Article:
Slow Roasted Roma Tomatoes

It takes a particular kind of lunacy to run the oven for 8 hours on an 85 degree summer day, but I guess that’s just the kind of crazy person I am. We’re at the height of late summer harvest – sweet corn, berries, peaches and tomatoes are all at their peak and prices are dropping at the farmer’s market.

I bought a little more than I could handle on Saturday, coming home with 20lbs of roma tomatoes. The price was right, and I really do need to start canning tomatoes for the winter…but I didn’t have time to devote a whole day to that enterprise this weekend. Instead, I made these slow-roasted roma tomatoes, a la Molly Wizenberg. They do require running the oven for 6-8 hours, but once they’re in there, you can pretty much go about your business and just set a timer for the end of the day. They don’t need you, so go outside with a tall glass of ice water and cool off while the kitchen heats up.

I promise you, these concentrated, almost jammy hemispheres of pure tomato goodness are worth the buckets of sweat mopped off my brow while they slowly roasted. The only problem with these is that 20lbs of tomatoes reduces to a seemingly paltry sum of dried tomatoes that are all too easy to pop into your mouth and you must stop yourself from eating them all so you can save some for winter. Freeze them in small bags so you can enjoy a burst of summer tomatoes when the snow flies in January.

Slow Roasted Roma Tomatoes
From Molly Wizenberg, Orangette

A bucket of roma tomatoes
sea salt
ground coriander
fresh ground black pepper

  1. Preheat the oven to 225F on the convection setting if you have it. Wash the tomatoes, then slice off the stem end, then slice in half lengthwise. Arrange tomatoes in a single layer on rimmed baking sheets and sprinkle each tomato with a dash of coriander, sea salt and ground black pepper. Place the sheet pans in the oven (I did three sheet pans at once), and let them roast for 6-8 hours, until they are about half-way to completely dried out – still moist, pliable, and curling up at the edges. Allow them to cool, eat a few, then squirrel the rest away in the freezer for winter.
  2. Serving suggestions: Right out of the oven, pop a few straight into your mouth. Fantastic as a pizza topping (skip the sauce, you won’t need it), impress your friends and serve them atop a nice toast point with a drizzle of olive oil, or slice into ribbons and toss with freshly cooked pasta with garlic olive oil and parmesan.

16 thoughts on “Slow Roasted Roma Tomatoes

  1. Ohh, I want! I want! They look and sound fabulous!

    I am also diggin’ the seasonal harvest. Sweet corn and peaches…yummy! It’s nearing my annual hike to MI for apple picking and I can’t wait. Fall fruits/veggies are definitely my favorite. 🙂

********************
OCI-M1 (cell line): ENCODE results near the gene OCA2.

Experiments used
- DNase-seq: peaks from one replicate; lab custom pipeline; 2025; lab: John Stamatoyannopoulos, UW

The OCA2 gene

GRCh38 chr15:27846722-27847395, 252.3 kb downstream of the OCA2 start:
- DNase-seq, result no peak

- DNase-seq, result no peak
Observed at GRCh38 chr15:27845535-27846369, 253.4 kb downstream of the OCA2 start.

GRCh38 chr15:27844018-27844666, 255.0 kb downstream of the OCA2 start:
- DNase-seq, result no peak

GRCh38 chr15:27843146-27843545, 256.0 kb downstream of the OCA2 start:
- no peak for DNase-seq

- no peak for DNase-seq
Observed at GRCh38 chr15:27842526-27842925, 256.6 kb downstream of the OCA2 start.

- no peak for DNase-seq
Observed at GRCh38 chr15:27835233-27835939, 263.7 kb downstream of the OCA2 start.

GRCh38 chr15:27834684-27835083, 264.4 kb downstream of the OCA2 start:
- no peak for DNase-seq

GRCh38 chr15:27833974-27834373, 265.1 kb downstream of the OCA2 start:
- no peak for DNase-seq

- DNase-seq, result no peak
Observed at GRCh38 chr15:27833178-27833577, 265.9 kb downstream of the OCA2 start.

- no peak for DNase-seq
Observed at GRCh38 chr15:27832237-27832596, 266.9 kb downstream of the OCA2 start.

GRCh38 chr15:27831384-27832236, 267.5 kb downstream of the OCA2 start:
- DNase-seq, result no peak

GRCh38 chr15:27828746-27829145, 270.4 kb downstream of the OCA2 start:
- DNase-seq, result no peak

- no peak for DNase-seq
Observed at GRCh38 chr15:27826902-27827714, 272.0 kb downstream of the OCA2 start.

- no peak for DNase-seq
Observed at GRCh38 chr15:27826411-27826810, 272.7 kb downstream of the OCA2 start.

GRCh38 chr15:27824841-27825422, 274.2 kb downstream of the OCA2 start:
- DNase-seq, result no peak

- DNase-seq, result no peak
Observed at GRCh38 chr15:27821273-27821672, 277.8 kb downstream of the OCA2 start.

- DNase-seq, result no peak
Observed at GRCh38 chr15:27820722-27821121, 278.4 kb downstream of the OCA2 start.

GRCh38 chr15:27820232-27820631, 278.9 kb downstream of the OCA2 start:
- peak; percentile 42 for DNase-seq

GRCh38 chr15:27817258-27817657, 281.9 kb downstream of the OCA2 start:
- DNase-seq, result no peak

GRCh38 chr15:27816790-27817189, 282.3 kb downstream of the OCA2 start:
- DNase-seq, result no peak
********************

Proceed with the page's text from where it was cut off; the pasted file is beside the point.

• They are fabulous, B! I seriously have to put them in the freezer right away, because they are too easy to just pop in your mouth, and then you’ve eaten half a tray…(not that I’ve done that before, oh no.) 😉

  2. ooh, I hear that!

    I made roasted cauliflower this week (I don’t really like cauliflower that much) for a healthy food and fitness challenge I’m doing with friends, and it was delicious. I seriously couldn’t stop eating it. I’m sure I ate 1/2 head of cauliflower in one sitting!

    • Roasted cauliflower is about the only way I’ll eat it – sprayed with a bit of garlic olive oil & dusted with curry & sea salt – not too shabby! I do tend to prefer roasted broccoli which has a lot more to offer, nutritionally.

  3. Oh, yum! I love your ingredients list – “a bucket of roma tomatoes.” I love late August tomatoes! Mine are finally just about ready to harvest.

    You mention lipped baking sheets – is there a lot of juice run-off that necessitates this? I only have one sheet with a lip – the others are all flat. I wouldn’t want to invest the time for just 1 sheet, but I could probably repurpose a standard 13×9 baking pan…

    • Crysta – you could definitely do these with a regular flat sheet pan too – they don’t ooze much, and by the time you take them out of the oven any juice has dried up. If your oven doesn’t heat evenly, you may need to rotate the pans, so watch for any juices then, but it’ll probably be just fine.

  4. I’m really thinking tomatoes are on the menu this weekend- these look delish. I noticed your comment about roasted cauliflower & instantly thought of my roasted brussels sprouts – I have to quickly step away from the pan when I make them otherwise too many of them end up in my tummy. 🙂

    • Ooooooh, roasted brussel sprouts are one of my favorite fall treats – can’t wait until they show up at the farmer’s market! I know what you mean about too many of them ending up in your tummy before they hit the table! 😀

      It’s going to be a tomato-tastic weekend here – doing my annual canning and may make another batch of the roasted romas too…the weather has finally cooled off in Chicago, so time to get in the kitchen and work!

    • Oooh, me too – I always leave them still a bit juicy in the middle – and well, this time especially, I wanted to turn that oven OFF asap, since it was 95 in my kitchen! LOL.

      Love Molly and love her for giving us these tomatoes!

    • I think I would still probably start the tomatoes in the oven to use higher heat to remove most of the juices…I’m afraid it might take days to do in the dehydrator, and the tomatoes might get a little “off” in the time that it may take. Definitely worth researching!

Leave a Reply

Fill in your details below or click an icon to log in: Logo

You are commenting using your account. Log Out /  Change )

Google+ photo

You are commenting using your Google+ account. Log Out /  Change )

Twitter picture

You are commenting using your Twitter account. Log Out /  Change )

Facebook photo

You are commenting using your Facebook account. Log Out /  Change )


Connecting to %s